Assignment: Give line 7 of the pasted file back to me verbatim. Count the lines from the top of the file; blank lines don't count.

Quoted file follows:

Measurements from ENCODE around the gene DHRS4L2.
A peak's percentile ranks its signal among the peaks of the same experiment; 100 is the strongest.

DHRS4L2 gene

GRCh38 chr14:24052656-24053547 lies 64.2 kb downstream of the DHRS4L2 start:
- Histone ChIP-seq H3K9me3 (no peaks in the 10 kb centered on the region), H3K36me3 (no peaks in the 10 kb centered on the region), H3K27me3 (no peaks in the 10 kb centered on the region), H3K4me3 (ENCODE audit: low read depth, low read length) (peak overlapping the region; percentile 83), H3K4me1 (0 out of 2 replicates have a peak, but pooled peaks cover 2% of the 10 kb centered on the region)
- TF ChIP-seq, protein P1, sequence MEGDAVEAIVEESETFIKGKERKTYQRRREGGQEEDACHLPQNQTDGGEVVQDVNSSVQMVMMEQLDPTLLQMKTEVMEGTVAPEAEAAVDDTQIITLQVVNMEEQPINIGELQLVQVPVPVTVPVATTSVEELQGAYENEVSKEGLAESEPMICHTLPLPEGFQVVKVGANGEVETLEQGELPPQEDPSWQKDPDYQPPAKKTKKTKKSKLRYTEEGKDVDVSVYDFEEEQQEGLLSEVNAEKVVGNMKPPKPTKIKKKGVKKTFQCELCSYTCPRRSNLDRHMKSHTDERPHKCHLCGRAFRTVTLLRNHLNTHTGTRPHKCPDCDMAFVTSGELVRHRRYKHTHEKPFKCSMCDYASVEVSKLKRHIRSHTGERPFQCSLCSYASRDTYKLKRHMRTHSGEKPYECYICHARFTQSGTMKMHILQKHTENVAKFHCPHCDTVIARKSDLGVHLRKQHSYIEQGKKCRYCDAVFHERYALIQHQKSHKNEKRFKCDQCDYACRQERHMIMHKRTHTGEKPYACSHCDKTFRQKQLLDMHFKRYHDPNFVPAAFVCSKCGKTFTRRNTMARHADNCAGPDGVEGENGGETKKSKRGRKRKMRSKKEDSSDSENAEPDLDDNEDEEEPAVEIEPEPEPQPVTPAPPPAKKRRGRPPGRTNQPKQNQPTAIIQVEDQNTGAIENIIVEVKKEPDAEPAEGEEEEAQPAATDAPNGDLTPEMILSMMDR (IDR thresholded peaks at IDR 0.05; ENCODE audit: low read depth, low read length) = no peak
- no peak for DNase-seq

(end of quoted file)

- no peak for DNase-seq